Ward 3 is diverse in its neighborhoods, demographic, businesses and attractions. I’d like to invite you to enjoy a new addition to the newsletter where we will occasionally highlight the great people, places and things that make up Ward 3
As this section’s inaugural gem I’d like to introduce you to Leo the Lumberjack.

Have you ever wondered who that Lumberjack is on the corner of Glenn/Stone in Ward 3? It’s Leo, named after Leo Toia of Leo's Hot Rod Shop that was located on that corner until 1994. Now Leo's son Don owns the place and Leo has been watching over it and the Coronado Heights neighborhood since 1964. Leo is just one of many gems that you will find throughout our Ward.
- Paul D.
Pet of the Week
Tiny is a very energetic dog who will need a family that will give her lots of mental stimulation. She would love to go to basic obedience training so she can get further socialization with other people and dogs! Tiny is spayed, microchipped, and housetrained. To find out more about how to adopt Tiny or any other animal from the Humane Society click on the link below.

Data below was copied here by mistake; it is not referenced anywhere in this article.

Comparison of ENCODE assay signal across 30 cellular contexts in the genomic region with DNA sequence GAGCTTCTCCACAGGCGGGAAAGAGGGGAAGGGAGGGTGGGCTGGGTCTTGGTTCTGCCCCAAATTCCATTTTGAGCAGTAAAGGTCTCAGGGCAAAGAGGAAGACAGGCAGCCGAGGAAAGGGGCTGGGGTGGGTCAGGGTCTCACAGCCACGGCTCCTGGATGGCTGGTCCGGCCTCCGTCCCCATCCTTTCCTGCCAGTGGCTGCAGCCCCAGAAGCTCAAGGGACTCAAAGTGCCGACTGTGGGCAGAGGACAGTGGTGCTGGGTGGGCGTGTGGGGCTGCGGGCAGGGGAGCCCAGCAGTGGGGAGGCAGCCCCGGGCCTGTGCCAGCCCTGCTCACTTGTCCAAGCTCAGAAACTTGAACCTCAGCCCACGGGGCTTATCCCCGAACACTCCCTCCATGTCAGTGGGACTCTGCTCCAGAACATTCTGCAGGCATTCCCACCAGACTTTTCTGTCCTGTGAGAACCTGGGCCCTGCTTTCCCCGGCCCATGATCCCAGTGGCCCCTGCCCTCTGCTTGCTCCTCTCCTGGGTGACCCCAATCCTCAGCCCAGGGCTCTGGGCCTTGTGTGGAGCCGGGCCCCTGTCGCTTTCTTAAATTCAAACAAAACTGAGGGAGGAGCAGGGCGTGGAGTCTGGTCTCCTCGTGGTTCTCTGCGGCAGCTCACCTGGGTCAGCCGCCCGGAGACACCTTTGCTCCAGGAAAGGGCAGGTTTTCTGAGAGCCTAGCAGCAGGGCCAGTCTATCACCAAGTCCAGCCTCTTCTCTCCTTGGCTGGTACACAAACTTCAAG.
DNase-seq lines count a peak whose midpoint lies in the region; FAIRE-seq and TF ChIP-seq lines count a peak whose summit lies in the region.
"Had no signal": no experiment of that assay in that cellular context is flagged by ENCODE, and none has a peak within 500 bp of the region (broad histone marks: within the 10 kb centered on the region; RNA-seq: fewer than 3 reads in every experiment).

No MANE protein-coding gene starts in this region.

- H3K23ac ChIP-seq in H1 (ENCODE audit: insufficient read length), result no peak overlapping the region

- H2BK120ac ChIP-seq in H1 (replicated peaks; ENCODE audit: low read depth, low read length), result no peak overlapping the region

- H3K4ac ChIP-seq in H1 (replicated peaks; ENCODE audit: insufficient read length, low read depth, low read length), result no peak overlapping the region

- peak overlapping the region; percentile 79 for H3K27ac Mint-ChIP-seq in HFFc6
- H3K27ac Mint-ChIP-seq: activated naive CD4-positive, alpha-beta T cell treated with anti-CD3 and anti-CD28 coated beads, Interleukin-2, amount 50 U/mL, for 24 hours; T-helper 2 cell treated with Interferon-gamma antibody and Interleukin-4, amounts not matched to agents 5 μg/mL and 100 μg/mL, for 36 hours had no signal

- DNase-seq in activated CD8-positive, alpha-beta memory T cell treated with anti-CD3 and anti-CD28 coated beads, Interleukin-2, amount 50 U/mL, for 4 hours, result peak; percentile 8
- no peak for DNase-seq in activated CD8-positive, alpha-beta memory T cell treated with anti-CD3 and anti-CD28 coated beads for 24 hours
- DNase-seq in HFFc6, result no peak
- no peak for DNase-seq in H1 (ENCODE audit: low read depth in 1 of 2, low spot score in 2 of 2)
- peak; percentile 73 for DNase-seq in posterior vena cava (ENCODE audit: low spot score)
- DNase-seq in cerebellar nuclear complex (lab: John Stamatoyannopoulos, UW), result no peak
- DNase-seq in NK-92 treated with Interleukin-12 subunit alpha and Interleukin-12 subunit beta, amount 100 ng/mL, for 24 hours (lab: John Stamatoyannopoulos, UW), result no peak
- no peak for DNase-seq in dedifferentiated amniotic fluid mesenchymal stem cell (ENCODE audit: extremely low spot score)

Ward 3 Events: 
Prune the trees, whack the weeds, survive the heat!
Thursday, June 14th, 9-11am: Meet at the SW corner of Lee and 4th to work on 4th Ave. street trees.
Tuesday, June 26th, 9-11am: Meet at the NE corner of 6th and Elm to work on the Elm St. chicanes.
Despite the warmth, this is a friendly reminder that our neighborhood's public "green infrastructure"- -the trees along 4th Ave, and planted street side basins along 5th Ave and Elm St-- are our responsibility to take care of. To help make this a little more fun, join the members of the Northwest Neighborhood and me for an easy, informal work party on June 14th to keep our roadside plantings in good shape and prepare for the monsoons. There will be another work party on June 26th.